While technology makes call centers possible, the consistency afforded by centralized centers replaces local knowledge, which results in loss of rural jobs, loss of local context and local frustration. While screening in all or nearly all calls may be consistent, it simply adds another level of work to already stressed systems.

There is also a more subtle and possibly even more serious outcome: the local community loses responsibility for its children and families. If the work stays in town, local staff and local administrators have to answer to frustrated doctors and teachers. But in the case of 211 call centers, the local community loses a chance to gain a better perspective on the needs and resources offered to help children and families stay safe, to avoid poverty and its outcomes, and to gain or regain independence.

Technology, expertise and standardized procedures are wonderful. Technology has been able to connect people in small towns with experts across the country. The psychiatrists assessing, diagnosing and prescribing for patients miles away, the online faculty member with expertise in specific subjects, and the intake worker who has been trained in information collection and telephone inquiry are all experts in their area. However, centralized call centers fail to capture a specific kind of expertise: knowledge of the local community. And they fail to keep the responsibility and the jobs necessary to protect children and to help their families where they belong: in the local community. While local knowledge may not be as important in a psychiatric evaluation, it may be very important in understanding child abuse and the availability of local resources. Centralized call centers fail to provide local communities with adequate feedback loops to help communities evaluate their delivery of human services.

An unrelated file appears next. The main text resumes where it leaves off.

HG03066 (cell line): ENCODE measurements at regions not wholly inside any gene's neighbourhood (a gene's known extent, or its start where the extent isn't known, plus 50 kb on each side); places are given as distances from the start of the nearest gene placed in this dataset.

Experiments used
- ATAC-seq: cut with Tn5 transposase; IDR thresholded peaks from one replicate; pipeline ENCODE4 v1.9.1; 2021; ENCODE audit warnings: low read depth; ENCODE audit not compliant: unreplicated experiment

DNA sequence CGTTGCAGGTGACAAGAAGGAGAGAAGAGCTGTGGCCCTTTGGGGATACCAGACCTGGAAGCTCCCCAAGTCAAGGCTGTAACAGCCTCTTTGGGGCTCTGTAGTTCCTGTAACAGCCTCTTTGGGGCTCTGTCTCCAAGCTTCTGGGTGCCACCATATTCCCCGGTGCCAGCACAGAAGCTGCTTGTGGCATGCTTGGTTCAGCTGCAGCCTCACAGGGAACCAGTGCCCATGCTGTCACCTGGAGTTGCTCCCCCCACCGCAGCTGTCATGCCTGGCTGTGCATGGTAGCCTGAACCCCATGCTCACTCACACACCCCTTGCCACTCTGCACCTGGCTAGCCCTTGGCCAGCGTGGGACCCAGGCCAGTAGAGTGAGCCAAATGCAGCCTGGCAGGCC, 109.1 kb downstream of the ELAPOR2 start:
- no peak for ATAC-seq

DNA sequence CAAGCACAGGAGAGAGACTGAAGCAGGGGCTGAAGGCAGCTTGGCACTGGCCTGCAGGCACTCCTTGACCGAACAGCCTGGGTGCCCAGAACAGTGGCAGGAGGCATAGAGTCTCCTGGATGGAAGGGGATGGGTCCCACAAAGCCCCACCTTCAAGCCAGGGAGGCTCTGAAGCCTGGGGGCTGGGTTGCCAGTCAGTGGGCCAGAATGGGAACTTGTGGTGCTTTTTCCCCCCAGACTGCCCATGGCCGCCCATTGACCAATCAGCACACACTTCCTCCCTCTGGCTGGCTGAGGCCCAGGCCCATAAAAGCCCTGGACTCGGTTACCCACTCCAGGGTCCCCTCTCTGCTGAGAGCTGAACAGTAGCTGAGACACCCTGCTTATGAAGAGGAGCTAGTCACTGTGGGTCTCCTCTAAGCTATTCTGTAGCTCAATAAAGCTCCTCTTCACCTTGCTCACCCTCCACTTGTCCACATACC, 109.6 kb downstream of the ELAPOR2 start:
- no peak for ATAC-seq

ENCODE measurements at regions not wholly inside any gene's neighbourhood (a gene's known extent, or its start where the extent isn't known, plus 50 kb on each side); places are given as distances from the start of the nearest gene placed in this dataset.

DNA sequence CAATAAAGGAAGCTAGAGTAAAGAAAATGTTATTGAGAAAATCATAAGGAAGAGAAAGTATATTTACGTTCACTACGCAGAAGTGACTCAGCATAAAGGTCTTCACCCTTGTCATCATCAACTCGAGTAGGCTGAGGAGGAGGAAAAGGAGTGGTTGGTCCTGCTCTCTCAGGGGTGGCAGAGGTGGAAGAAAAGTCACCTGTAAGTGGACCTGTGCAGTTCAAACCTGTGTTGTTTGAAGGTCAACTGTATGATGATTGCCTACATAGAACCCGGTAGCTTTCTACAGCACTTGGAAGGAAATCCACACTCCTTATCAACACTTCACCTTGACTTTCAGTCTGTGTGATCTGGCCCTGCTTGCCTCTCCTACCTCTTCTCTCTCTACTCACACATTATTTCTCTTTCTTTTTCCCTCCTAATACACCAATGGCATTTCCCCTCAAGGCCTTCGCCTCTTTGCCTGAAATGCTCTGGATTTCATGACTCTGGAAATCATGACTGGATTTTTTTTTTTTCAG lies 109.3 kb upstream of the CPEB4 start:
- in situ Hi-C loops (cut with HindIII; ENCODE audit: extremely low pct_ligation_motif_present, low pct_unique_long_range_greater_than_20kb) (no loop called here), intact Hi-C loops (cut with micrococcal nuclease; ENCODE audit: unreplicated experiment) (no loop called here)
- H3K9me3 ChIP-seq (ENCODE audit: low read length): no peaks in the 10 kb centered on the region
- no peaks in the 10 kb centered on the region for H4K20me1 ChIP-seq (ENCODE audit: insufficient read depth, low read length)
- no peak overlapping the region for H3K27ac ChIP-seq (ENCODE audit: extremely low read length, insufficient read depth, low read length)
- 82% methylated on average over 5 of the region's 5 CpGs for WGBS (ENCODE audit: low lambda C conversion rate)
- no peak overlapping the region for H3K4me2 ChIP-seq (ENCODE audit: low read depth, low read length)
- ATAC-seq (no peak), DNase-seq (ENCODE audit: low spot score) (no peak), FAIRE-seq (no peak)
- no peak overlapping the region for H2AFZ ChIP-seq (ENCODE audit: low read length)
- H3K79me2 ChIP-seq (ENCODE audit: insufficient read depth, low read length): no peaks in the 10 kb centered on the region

We need local jobs in human services, human beings to be responsible for our local human residents and the technology to link them to resources and information that isn’t available locally. It’s a simple as that.

Kathleen Belanger, Ph.D., is Associate Professor of Social Work at Stephen F. Austin State University in Nacogdoches, Texas, and is a member of the RUPRI Human Services Panel, co-chair of Child Welfare League of America (CWLA) National Advisory Committee on Rural Social Services, and recipient of CWLA’s Champion for Children award in 2005 for her work in rural child welfare. Belanger has published and presented on human services issues in a variety of publications and forums. In addition, she has worked for more than 20 years with rural communities, where she has helped found several non-profit organizations and advocated for rural resources.

Opinions expressed in this column are those of the author and do not necessarily reflect the views of the Rural Health Information Hub.